Friday, 15 March 2013

Dress code

One of the things you'll probably start thinking as the beggining of your traineeship approaches (specially women) is: what will I wear? Many of the trainees have recently completed their studies and have little to none professional experience, so they wonder how they should dress in order to be appropriately presented in this new corporate world.

As mentioned in the FAQ's the EC provides for the selected trainees, there is no official dress code, however, you are expected to dress adequately. Well, this leaves us in the same point as we started: what does adequately means? There is no general formula to apply on this (even though, on one of the first presentations given for the trainees, they mention that men shall never wear white socks and women's skirts shall stay under their knees when seated), but I am going to give you a few tips which hopefuly will help you stuff the right clothes when packing.

The dress code for the Commission (and, from what I have seen so far, this applies to the other European Institutions) is described as smart casual. Which means you don't have to dress up in a very formal way, but you're also not supposed to come up with shorts and sneakers. Although I have seen people wearing jeans or leggings with short sweaters (and we all know leggings are not pants!) and of course no-one will say anything to them, but I personally do not find it work appropriate and would not appear here dressed that way. Usually women wear straight-legged pants or pencil skirts with a shirt and a cardigan or a blazer on top. Not too bright colors, everything in the tones of black, blue, brown, grey, cream, white and then maybe one piece or accessory a bit more colorful to top it up. Most women wear boots, flats or shoes, but some of them dare to come up in high-heels (a minority, though). Here are some examples of the type of clothes I see people wearing around here:


All outfits are from Mango. I had some difficulty finding clothes appropriate for the cold weather that we still have right now here in Brussels, as all shops already have their Spring/Summer collection on, but I think from these you can see the style I was talking about (even if now they are all topped up with warm coats, scarves and gloves).
As you can see, it is not a very formal style (you don't have to wear black pants with a matching blazer and a white shirt all days), but it is still not the type of clothes you would probably wear on a weekend or on holidays. For those of you who already had previous work experiences in the corporate world (in companies, enterprises, consultancy firms, law firms, banks, etc), you'll just have to keep the style you were used to and you'll probably be able to bring the clothes you were already used to wear and do not have to buy new ones. I am one of the people who just kept the style she was used to, as the dress code here is pretty much the same as of the law firm where I worked.

Bear in mind, however, that you should wear something more formal in the days you have special events (like a meeting with someone important, or a public conference you'll have to attend). You'll notice that the higher the people are in the internal hierarchy, the more formal they dress (it is completely different to be a Head of Unit or a Director who has meetings and events all days, or a secretary or a trainee who stays in the office most of the time). It also depends on the DG and Unit you work on, I guess. In mine, most people are lawyers, so they dress up in the style I have mentioned... I suppose that in some DGs where most people are engineers, journalists, human resources people, the style can be more informal and seeing people in jeans could be more frequent.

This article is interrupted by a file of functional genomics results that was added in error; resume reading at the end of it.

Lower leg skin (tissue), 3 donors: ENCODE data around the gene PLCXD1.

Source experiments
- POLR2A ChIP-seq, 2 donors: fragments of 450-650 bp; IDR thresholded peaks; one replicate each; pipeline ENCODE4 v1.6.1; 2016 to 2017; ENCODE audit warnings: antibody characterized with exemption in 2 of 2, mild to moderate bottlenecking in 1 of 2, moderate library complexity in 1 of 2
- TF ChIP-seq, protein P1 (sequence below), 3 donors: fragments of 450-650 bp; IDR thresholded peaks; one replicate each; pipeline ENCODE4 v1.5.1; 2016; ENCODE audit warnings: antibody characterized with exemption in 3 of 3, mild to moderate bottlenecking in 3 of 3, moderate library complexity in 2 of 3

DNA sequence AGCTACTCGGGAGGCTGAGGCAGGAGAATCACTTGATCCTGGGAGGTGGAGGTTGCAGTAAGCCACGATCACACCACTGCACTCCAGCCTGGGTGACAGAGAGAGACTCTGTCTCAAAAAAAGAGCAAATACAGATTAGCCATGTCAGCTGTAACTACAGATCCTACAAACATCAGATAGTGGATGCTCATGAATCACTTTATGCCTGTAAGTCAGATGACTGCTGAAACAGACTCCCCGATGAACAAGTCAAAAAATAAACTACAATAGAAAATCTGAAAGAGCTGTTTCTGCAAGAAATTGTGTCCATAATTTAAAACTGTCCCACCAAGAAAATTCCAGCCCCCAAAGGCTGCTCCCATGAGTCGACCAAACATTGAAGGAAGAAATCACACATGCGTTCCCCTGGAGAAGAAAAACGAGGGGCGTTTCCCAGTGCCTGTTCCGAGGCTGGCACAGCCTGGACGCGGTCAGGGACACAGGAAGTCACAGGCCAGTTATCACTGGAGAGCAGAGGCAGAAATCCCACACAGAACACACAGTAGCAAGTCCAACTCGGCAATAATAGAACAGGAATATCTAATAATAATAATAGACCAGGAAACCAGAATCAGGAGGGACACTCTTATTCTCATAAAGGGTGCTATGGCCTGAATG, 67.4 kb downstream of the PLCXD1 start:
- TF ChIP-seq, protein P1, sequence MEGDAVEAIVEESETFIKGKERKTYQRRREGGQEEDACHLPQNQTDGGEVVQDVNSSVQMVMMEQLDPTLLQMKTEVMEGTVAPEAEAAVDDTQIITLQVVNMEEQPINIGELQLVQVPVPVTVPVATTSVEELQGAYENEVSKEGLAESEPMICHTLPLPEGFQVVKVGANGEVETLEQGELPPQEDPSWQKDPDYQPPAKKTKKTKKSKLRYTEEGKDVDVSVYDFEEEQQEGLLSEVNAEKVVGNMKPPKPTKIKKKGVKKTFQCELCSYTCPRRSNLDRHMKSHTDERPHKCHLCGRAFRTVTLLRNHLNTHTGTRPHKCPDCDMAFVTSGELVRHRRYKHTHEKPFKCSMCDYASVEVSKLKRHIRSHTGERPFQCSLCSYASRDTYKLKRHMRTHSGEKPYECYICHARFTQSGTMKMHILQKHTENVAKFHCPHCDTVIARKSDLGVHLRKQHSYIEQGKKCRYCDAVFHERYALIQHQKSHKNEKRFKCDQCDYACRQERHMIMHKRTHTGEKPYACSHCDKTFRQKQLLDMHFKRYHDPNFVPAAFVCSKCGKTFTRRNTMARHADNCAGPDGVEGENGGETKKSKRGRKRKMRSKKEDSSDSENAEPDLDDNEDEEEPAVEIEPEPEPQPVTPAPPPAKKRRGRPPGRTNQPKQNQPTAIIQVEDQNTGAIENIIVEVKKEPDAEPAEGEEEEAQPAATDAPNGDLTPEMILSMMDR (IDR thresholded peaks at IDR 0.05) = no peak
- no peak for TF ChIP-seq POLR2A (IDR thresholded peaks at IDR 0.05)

As for men, there's not much to suggest: all of them here wear suits, but during the office hours they hardly ever wear ties. Nevertheless, they have some ties saved in the office in case they have to leave for a meeting or a conference and, in those occasions, they always wear them. In the end, it will be up to you to understand what style you should adopt here and what is appropriate in the context of the work you'll be performing.

5 comments:

  1. Very nice article, but sadly that it reflects only women dress code, I think to read smth about dress code for men would be very nice too ;-)

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    1. Thanks, Linas!

      As for men, I mention it in the last paragraph: I think there's not much to suggest as I see them all wearing suits and shirts :) maybe in other DGs they are a bit more "creative", but here lawyers are like that eheh.

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  2. Thanks for this! I am starting next month at the EP as a trainee and have been worrying about how formal the dress code might be.
    So now I'll have to make the trip to Mango (fine with me!)

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  3. Thank you so much! Finally I found the information I needed :)

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  4. Thank you very much for the information.

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